Lily: That’s what I’m trying to say by the weird scary thing I said — I would rather be able to calm someone down than actually cut someone open.

Greg: But when you get on the guitar or start smashing those symbols, it’s like you can do both at once. You cut them and you calm them down.

Ani: That’s nice, I wanna do that. 

Greg: Sometimes during all this time when we haven’t been performing, I kind of wonder if the empathy part is still going to be there. No matter how much I might sit there and practice the drums, you know, am I still going to be able to relate to other human beings? And I think that this interview is telling me no — that I’ve completely lost that kind of empathy and quick wittedness and, you know, the amazing charm that I used to have.

Ani: This shouldn’t be the measure to which you think you can be social or not.

Lily: No, I feel the same way, Greg. I feel like we have made it clear that, between the two of us and everyone here, it’s no longer possible.

Ani: I attribute that to Zoom.

John: I had a dream that I played a solo concert last night. It was at, like, a theater — I’m about to play that, it’s like your last seconds before you’re going to turn around and start playing, everybody is quiet, and I was just like, I have no idea. I don’t remember any of these songs. And so it was just like, I’m just going to wing it. And I remember just like my solution was just to turn the amp all the way up and turn around.

Ed: That sounds so real. 

Greg: This is wasn’t a dream, John, it was the last two or three shows. Do you guys ever forget your songs, Palberta?

Ani: Oh, yeah. The last album we put out. 

Lily: We’re supposed to do a Bandcamp live session in, like, a month—

Nina: We don’t remember how to play. It’s hard we put out, like, 22 songs [on an album].

Greg: You guys have a lot of songs.You have a lot of songs in your repertoire, and I feel like your songs are kind of, like you said, they appear to have been composed rapidly in the heat of the moment. 

Lily: That’s true.

Greg: You guys are in there and you got your instruments strapped on and something happens — that’s it. It’s not, like, planned in advance. 

Ani: We talk fast. 

Greg: It’s hard to remember those moments and recreate them. But I’ve seen Palberta a lot of times and I’ve never seen a wrong note.

Lily: Really? 

Greg: I’ve never seen sloppy ensemble, I’ve never seen anything out of tune.

Nina: We’re pretty good at, like, just going with it. If something happens, we all are good at kind of just sliding around. 

Lily: It’s kind of like the thing about telling someone that their dad died versus surgery. It’s like telling someone that their dad died is just going with the flow, you know.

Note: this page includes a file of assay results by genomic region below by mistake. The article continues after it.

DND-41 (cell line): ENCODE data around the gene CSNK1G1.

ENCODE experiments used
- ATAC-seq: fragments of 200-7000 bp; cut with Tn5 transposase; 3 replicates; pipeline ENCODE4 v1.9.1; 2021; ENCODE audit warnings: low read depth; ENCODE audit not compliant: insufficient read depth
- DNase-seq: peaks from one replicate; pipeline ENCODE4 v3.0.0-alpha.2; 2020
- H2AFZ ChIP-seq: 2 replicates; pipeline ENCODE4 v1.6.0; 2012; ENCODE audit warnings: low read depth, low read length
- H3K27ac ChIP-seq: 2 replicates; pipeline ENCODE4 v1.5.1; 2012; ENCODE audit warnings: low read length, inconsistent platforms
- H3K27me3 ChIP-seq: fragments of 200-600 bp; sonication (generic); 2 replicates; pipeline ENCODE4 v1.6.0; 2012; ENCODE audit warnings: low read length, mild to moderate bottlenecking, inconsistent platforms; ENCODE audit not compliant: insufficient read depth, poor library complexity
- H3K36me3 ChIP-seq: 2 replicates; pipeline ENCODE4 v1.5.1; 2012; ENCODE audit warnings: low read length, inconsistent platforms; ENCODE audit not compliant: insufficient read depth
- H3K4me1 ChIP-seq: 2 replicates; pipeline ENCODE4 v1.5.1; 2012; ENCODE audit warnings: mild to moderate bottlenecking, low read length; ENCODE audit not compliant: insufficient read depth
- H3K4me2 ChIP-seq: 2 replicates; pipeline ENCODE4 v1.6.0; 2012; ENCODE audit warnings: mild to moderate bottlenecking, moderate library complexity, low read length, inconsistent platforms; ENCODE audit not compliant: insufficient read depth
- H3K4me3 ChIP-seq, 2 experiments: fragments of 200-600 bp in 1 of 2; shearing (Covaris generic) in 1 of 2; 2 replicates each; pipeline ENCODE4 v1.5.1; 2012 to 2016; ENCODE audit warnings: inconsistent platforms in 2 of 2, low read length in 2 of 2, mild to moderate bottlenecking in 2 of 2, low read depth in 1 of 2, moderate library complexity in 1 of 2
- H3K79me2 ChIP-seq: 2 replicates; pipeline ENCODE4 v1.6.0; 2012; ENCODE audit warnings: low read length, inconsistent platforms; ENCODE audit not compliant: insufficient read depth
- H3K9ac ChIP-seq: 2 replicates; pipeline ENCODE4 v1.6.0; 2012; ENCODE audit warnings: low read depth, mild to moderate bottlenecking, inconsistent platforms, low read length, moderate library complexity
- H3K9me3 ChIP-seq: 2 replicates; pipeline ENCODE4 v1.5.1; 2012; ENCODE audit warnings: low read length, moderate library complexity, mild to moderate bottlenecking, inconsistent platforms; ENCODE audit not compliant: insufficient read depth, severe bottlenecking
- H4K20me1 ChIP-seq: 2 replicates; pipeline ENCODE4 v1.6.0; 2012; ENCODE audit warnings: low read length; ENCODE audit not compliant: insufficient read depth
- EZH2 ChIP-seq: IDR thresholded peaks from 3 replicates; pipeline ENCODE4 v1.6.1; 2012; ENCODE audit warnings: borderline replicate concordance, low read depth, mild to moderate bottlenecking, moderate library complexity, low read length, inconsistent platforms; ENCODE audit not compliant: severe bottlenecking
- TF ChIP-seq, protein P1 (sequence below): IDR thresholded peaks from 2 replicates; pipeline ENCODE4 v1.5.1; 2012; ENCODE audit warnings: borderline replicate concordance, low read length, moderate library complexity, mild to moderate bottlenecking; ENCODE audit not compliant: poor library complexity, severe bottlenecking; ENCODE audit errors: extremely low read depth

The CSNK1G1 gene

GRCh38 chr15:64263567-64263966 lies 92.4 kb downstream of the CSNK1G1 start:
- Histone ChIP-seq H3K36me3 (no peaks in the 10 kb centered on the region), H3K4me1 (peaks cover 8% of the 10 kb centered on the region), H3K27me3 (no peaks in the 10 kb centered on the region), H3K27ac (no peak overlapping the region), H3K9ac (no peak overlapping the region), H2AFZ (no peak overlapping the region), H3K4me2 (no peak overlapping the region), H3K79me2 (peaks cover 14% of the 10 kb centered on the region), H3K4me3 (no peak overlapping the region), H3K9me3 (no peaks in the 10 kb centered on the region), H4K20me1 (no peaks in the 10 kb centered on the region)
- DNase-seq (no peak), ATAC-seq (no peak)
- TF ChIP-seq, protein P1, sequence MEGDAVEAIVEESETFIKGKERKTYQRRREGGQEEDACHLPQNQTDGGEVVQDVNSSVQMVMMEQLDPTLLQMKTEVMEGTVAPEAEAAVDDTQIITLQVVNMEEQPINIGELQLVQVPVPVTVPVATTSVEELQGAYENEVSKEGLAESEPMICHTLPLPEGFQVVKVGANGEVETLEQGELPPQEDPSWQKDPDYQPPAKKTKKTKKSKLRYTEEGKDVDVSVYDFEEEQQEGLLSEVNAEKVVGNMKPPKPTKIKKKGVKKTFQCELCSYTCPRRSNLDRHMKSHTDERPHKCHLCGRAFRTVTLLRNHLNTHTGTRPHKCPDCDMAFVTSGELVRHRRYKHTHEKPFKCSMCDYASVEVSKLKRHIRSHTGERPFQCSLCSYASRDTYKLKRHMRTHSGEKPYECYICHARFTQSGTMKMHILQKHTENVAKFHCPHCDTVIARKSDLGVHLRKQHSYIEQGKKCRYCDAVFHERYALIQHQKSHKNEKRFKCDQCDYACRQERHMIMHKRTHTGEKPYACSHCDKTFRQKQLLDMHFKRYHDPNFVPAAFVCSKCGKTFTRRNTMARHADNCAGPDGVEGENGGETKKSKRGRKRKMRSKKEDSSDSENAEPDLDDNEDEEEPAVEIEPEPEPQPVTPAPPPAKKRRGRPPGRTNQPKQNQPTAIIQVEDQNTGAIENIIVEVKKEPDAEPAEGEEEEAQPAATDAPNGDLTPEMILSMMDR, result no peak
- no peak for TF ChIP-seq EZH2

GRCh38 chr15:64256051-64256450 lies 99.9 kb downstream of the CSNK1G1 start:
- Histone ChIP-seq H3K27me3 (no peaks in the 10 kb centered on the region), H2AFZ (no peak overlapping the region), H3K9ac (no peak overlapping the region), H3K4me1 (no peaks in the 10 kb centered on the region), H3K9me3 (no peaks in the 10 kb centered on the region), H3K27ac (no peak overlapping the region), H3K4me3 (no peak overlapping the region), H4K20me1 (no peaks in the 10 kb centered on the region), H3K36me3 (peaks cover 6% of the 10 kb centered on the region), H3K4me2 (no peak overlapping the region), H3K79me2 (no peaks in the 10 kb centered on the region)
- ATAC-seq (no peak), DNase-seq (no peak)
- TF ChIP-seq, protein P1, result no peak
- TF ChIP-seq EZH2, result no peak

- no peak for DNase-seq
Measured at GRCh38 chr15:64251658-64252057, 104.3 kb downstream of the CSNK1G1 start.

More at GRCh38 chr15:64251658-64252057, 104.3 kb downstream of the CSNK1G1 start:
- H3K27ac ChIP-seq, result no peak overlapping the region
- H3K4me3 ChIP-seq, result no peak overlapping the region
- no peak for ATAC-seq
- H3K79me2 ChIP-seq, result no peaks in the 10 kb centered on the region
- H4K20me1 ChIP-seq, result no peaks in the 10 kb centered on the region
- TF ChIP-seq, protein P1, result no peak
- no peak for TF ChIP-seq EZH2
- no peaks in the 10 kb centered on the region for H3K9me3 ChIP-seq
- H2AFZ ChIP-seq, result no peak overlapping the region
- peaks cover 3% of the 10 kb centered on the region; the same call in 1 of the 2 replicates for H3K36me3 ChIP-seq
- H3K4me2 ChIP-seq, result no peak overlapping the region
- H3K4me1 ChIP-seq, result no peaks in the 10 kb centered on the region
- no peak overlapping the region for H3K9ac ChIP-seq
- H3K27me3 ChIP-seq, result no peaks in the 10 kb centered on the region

Ed: We keep circling this dad dying.

Lily: What I’m trying to say is, you need the performative, caring skill set, rather than a knife in a body. How do we end on a positive note where they don’t think that we’re all psychopaths? 

Ed: Why don’t you pretend to tell me my dad’s dead? [Laughs.]

Lily: [Serious voice] Ed, um… I’m really sorry to tell you this but, your father has passed. [Pause.] You’re supposed to react, I feel really weird.

Ed: I am. 

Greg: Can you grit your teeth or do, like, any little twitch or anything. to kind of give a little more authenticity.

Lily: Your father has passed. I’m so sorry to tell you this.

Ed: But you were supposed to be performing brain surgery. What are you doing out here? 

Lily: It didn’t work out.

Ed: Did you even try? You’ve been out here apologizing.

Lily: Yeah, I was actually reading Cosmo the whole time, and there was someone else in there trying something…

Greg: Just going for it. 

Lily: So anyways, hope this recorded. If not, fuck our lives. 

Greg: We need to do it again. 

(Photo Credit: left, Chloe Carrasco)

Ani Ivory-Block, Lily Konigsberg, and Nina Ryser met while attending Bard College and formed Palberta in 2013. My Pal Berta (2013) and Shitheads in the Ditch (2014) were both released by Feeding Tube Records. Bye Bye Berta (2016) was their first album for Wharf Cat Records and it was followed by 2018’s Roach Goin’ Down, both recorded by Paco Cathcart (The Cradle). These albums were surrounded by a slew of EPs and split releases as well as frequent touring of the United States and Canada. Palberta opened for Bikini Kill at Brooklyn Steel in 2019 and were set to tour the UK and Europe for the first time in April of 2020 when the COVID-19 pandemic hit. Their fifth album, Palberta5000, was preceded by the stand-alone single “Something in the Way” and will be released on January 22, 2021. When they can safely do so, they look forward to touring the USA, Canada, the United Kingdom, and Europe.